It's the newest thing in student loans: a social lending service where alumni can help finance the education of current students.
Sofi, a service brought to our attention by Mashable, lets alumni "buy a share" of the students at a school who currently have loans. As the students pay off the loans, the contributing alumni are paid back as well.
Interestingly, the co-founder and VP of Business Development at SoFi, says that students are more likely to prioritize paying back their loans through the service because they know exactly who is lending them money.
Here is how it works, via Mashable:
"Alumni invest money in their particular school’s funding, and then students apply just as they might to any other college loan. Loans are given to students for a 6.24% interest rate (5.99% if they sign up for auto-pay), alumni earn 5% back on money they’ve invested, and SoFi keeps roughly 1%. Alumni can invest with cash, or can invest funds through their IRA."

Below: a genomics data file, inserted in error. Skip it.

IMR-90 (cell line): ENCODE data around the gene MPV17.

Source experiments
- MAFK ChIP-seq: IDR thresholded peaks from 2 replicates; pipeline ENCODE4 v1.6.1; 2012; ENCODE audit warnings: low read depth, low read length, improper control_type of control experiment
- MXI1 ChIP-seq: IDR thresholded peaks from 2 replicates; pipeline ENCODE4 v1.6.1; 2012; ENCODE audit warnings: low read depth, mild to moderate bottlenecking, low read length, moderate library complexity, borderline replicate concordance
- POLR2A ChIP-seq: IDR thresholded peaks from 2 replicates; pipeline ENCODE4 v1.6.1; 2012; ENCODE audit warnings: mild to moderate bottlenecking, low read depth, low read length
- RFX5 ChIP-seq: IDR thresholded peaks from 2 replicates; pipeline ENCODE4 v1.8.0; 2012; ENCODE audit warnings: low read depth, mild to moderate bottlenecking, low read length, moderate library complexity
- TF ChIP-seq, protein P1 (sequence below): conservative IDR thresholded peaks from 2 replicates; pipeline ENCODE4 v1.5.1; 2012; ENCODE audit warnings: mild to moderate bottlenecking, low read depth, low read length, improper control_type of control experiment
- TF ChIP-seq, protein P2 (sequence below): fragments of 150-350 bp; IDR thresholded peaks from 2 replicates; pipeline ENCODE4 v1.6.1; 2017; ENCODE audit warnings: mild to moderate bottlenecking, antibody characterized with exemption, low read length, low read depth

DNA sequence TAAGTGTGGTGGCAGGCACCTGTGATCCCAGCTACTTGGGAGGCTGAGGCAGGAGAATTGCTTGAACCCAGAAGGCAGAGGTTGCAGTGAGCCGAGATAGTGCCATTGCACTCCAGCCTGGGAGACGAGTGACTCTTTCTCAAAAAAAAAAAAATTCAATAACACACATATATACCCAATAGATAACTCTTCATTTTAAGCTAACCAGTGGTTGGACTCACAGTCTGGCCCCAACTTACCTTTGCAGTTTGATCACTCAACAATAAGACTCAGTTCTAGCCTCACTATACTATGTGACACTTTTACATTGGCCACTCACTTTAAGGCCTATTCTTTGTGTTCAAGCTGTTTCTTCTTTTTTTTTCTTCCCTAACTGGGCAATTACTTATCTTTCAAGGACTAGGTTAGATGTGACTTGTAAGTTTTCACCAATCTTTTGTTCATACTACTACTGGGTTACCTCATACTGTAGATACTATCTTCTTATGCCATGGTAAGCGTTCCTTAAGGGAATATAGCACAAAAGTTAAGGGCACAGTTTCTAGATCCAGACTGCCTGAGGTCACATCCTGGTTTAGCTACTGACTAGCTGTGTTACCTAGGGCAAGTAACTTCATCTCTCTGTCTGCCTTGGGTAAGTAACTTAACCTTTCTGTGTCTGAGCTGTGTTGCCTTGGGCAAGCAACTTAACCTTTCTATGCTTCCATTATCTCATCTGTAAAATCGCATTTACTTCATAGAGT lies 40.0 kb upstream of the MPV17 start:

Sofi announced Monday that it would expand to 40 schools after launching last year at Stanford. There is a student ambassador for the service at every participating school, and a social networking component where lenders and lendees create online profiles where they can connect to see career goals and course loads (lendees) as well as potential connections for jobs and internships (lenders).
Considering that student loans make up the bulk of debt across generations, we can't help but think that any innovation is good innovation.